Instructions for Fountains
The sculpture of artist Wolfgang Vaatz possesses the lyrical grace of a mountain creek - the gentle rush of water which replenishes and uplifts spirits. Nourished by nature, Vaatz's indoor/outdoor water fountains are symphonic, engaging both visual, emotional and auditory senses. Vaatz has worked as a professional artist since 1986. Born in 1959 in Windhoek, Namibia, formerly Southwest Africa, he spent his early childhood in the African desert landscape. Having been raised in an arid environment, Wolfgang's love for water is profound. As a child, he played with mud whenever available. Paying close attention to what is happening around him; Vaatz is intrigued by the shapes created as water flows down a facade, over rocks in a stream, or to the rhythmic sound of the flowing water.
From Namibia, he and his family lived one year in Chicago, then in Heidelberg, Germany, where he received his main education. For several years, beginning in 1986, prolonged trips led him to Namibia to study and create. In particular, he studied the desert landscape, especially the creations of water and erosion. He invented an unconventional, experimental style using soil, desert sand, and acrylic paint on canvas. Successful exhibitions in Namibia and Germany followed. Eventually, the emphasis on texture in his paintings and the need to explore space further guided Wolfgang to sculpt with clay. As he was always intrigued by the forces of water in the landscape, water would soon become a physical part of the sculptures.
Inevitably, Vaatz turned to sculpture to explore space. "Sculpting is a process that goes beyond merely carving a piece of rock or shaping clay. Sculpting defines space," he says. "It is a form of communication where shades and colors engage with one another, thereby reaching out to the senses, creating an emotional and rational response."
"I want people to relate to their experiences in nature and recall the soothing sounds of a murmuring creek, its beauty and peacefulness," Vaatz says. "With this dimension in mind, my sculptures are far more than just fountains that recycle water." His original stoneware pieces truly are a visual delight, each fountain a carefully crafted sculpture, creating the sense that one is standing before a majestic cliff. Inspired by rivers, falls, and creeks, a sense of deja vu can occur. "Often shapes are inspired by real places. Rather than naturalistic rendering, I like to convey certain qualities in these works, such as the kind of experiences a particular place offers," Vaatz explains.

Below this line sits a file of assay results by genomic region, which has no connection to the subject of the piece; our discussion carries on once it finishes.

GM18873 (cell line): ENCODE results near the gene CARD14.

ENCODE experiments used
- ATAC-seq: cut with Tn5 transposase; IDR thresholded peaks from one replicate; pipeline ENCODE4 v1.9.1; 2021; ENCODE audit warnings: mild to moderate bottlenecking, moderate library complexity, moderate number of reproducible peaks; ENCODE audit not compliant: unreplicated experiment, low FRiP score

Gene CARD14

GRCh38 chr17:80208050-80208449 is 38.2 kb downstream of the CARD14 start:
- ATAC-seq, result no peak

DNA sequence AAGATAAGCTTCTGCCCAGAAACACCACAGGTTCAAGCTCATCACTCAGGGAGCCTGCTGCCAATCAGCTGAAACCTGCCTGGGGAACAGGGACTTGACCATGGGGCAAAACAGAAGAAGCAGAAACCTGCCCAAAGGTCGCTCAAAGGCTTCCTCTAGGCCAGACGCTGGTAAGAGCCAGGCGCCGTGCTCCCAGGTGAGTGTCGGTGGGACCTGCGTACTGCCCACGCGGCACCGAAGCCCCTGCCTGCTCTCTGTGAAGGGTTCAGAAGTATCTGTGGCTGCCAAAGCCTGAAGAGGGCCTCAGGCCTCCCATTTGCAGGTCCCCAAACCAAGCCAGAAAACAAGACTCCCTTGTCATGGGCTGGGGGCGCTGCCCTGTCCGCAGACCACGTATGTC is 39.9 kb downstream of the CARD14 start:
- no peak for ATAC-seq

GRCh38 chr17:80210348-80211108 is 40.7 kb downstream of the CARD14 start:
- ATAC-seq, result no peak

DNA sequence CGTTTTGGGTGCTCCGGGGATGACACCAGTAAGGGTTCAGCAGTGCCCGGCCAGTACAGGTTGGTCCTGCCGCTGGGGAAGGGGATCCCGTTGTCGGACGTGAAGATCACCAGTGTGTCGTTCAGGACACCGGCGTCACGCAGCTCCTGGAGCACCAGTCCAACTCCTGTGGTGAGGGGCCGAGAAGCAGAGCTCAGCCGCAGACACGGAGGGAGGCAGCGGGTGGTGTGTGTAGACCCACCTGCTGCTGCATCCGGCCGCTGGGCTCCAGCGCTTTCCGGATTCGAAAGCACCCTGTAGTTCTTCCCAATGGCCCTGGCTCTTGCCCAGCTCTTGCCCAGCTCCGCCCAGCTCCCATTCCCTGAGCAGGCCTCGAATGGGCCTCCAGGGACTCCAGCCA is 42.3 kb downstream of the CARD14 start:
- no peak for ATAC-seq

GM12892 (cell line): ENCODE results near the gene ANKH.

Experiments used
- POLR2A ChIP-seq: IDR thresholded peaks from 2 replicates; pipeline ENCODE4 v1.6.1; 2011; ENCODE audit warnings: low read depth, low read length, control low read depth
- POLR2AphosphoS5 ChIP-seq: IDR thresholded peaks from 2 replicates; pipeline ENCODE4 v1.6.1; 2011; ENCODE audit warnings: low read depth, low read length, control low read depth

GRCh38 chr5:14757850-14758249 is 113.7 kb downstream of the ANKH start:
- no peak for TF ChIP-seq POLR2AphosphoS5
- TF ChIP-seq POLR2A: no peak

The various elements of each piece are perfectly balanced to complement the path of the water, glistening as it flows down the richly textured fountain. “The varied colors found in each water sculpture add to the balance” explains Vaatz. "I create a contrast between the color fields and the three-dimensional shapes. They can be in competition or in dialogue."
Stoneware is the preferred media in Vaatz’s original sculptures because it is the most suitable medium when working with water. "Stoneware is very hard. It is resistant to the physical and chemical erosion caused by water. It doesn't stain and the colors do not fade," he observes, "Also it has a beautiful stony feel to it."
After immigrating to the United States in 1996, Wolfgang began exhibiting water sculptures in the United States. His work has been warmly received by businesses and private collections throughout the nation. Having moved to the Southwest, Wolfgang is again reconnected to his source of inspiration: the desert landscape and mountain springs.
Instructions for Fountains